Friday, December 27, 2013

Let's talk about Undef

Let's talk about Undef In the previous post about the Puppet 3.5 experimental feature Puppet Types I presented and overview of the types in the Puppet Type System and provided details about the Scalar types.
In this third post on the topic of the new Type System, I am going to present undef - what it means to have undefined value, and what it means when something is empty. At least from a type perspective - if you are in a bar with a drink in your hand with undefined or empty contents you have a very different problem.

Let's talk about Undef

All computer languages have to deal with "undefinedness"; a variable that has no value, an array or hash that is empty, a hash with no value for a key, etc. When the language also has the ability to use a symbol to denote the "undefinedness" it gets more complicated since it is now also represented by a value and it can be used as the value of a variable, as a key or value in a hash entry etc.

Only undef is Undef

To start out simple, the literal undef in the Puppet Language is the only thing that is an instance of the Undef type. We can easily confirm this:
 undef =~ Undef     # true
 42    =~ Undef     # false
 hi    =~ Undef     # false
 ''    =~ Undef     # false
 []    =~ Undef     # false
                    # etc.
The undef value is also an Any.
 undef =~ Any    # true
The value undef is also produced when something looked up does not have a value.
 $hsh = { a => 10 }
 $hsh[b] =~ Undef    # true
So far, this is quite straight forward. The fun starts when considering collections of values that may be empty, contain a mix of values and undef etc.

Combining undef with values

When the type system performs type inference (the act of figuring out the type of values) it will combine types to produce a single type that describes the value / values. It does this by widening (i.e. making the type more general). Say, if we combine an Integer with a Float, the inference will return Numeric, since that is the type that is general enough to describe both of them. When undef is involved, the only more general type is Any.
 [1, 3.14]  =~ Array[Numeric]  # true
 [1, undef] =~ Array[Numeric]  # false
 [1, undef] =~ Array[Any]      # true
We now have a problem if we do not want to accept all kinds of values just because we want to accept undef values among the numbers. Luckily, the type system has a type called Optional that does exactly what we want in this situation, it accepts something of a specific type or Undef.
 [1, undef]    =~ Array[Optional[Numeric]] # true
 [1, a, undef] =~ Array[Optional[Numeric]] # false
In case you wonder, if the array only contains undef values, its type is Array[Undef].
 [undef, undef] =~ Array[Undef]  # true


"Emptiness" is very much related to "Undefinedness". As an example - what is the type of the elements of an empty array? Clearly, there is a difference between an empty array and an array containing undef values.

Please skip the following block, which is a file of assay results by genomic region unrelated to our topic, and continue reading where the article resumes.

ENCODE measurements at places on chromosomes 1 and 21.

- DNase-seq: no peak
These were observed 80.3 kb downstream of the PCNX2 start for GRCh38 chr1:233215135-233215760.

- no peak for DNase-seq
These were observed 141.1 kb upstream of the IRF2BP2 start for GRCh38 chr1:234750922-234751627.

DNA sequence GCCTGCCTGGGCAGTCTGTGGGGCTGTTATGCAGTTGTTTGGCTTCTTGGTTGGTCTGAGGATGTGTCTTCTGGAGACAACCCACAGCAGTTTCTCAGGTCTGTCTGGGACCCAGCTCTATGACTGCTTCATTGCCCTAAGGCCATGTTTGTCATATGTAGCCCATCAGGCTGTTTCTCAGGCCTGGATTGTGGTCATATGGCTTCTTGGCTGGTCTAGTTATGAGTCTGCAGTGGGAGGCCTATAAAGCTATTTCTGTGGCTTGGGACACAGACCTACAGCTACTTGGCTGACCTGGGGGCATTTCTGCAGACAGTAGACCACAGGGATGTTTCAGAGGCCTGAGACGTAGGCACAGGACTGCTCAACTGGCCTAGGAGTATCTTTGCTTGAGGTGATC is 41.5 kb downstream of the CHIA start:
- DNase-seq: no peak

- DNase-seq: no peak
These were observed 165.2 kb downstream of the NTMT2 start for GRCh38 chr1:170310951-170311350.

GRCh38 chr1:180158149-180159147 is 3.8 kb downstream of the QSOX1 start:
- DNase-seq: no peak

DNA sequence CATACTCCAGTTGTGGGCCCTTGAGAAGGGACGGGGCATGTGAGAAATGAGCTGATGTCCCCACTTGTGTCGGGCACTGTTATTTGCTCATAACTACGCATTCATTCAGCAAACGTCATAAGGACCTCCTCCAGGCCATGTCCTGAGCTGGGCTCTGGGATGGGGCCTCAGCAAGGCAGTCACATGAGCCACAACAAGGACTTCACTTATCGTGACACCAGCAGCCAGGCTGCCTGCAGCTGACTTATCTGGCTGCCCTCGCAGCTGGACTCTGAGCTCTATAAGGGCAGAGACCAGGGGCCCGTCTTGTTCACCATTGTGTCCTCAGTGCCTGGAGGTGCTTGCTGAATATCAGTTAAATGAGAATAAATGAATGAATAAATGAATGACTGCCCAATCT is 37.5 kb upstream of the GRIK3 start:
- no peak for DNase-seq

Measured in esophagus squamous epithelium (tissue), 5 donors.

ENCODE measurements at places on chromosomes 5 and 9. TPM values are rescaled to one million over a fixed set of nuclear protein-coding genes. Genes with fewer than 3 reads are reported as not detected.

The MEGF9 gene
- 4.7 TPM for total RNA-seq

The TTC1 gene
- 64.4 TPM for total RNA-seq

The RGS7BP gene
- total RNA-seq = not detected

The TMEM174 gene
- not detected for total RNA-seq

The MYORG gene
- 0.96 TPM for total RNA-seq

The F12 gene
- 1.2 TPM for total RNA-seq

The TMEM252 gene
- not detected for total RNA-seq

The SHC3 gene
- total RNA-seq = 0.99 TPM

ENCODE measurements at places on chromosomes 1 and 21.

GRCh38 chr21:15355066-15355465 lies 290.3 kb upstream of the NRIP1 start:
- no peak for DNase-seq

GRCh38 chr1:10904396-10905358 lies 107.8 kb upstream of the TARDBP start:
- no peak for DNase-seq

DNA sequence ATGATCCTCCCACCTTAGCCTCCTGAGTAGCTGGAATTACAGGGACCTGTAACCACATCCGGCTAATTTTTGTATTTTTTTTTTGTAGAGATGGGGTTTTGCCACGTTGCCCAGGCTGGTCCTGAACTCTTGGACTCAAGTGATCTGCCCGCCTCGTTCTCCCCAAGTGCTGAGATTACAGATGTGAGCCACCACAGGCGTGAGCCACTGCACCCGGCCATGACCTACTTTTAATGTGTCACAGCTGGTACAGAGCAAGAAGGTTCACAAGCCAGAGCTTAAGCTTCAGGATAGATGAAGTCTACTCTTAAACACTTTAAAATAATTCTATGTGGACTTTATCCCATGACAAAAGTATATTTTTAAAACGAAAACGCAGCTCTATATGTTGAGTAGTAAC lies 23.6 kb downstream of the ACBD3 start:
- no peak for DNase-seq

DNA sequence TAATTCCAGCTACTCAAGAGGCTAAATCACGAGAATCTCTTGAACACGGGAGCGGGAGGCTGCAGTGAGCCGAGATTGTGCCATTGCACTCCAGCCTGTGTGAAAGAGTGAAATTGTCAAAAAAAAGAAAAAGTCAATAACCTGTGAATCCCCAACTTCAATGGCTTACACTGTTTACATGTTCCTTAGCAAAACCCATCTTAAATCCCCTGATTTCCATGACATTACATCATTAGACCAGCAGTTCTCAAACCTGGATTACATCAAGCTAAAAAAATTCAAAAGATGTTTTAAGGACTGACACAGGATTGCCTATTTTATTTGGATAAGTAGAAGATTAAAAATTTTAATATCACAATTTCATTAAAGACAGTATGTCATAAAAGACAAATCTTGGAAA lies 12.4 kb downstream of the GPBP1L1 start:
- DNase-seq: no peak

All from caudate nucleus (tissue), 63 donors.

The type system handles this by using a different quality of the array; its size. The concept is generalized; Collection, Array, Hash, and String are types that consider the size of values - they are said to be sized types.
  • By default a sized type allows the instance to be empty (as well as having unlimited size).
  • An empty sized collection (array, hash) has an element type that matches any type
Here are some examples:
 [] =~ Array[Integer]         # true
 [] =~ Array[String]          # true
 {} =~ Hash[Scalar, String]   # true
We can make this behave in a strict way by also constraining the size - read on...

Constraining the Size

The Type System supports constraining the size of the sized types. This is done by using a range (like we have already seen when expressing Integer and Float ranges).
We can specify that a String should not be empty:
 String[1]        # at least one character
 '' =~ String[1]  # false
We can cap the upper limit:
 String[1,80]           # min 1, max 80 characters
 'abcd' =~ String[1,3]  # false, too long
For an Array the limit comes after the type:
 Array[Integer, 1]      # at least one Integer
 Array[Integer, 1, 10]  # at least one Integer, at most 10
The same is true for Hash:
 Hash[Scalar, Integer, 1]      # at least one Integer entry
 Hash[Scalar, Integer, 1, 10]  # at least one Integer entry, at most 10
The Collection type also accepts a range (but no type).
Collection[1]  # i.e. a non-empty collection (array or hash)
The range can be specified as one or two integer values, using a literal default, by giving an Integer type with a range, or an array containing the values. This means you can do things like these:
$range = Integer[1,10]
$arr =~ Array[Integer, $range]

$range = [$from, $to]
$arr =~ Array[Integer, $range]

In the Next Post

In the next post I am going to talk about the Variant, and Data types - types that represent a selection of other types and how they can be used.

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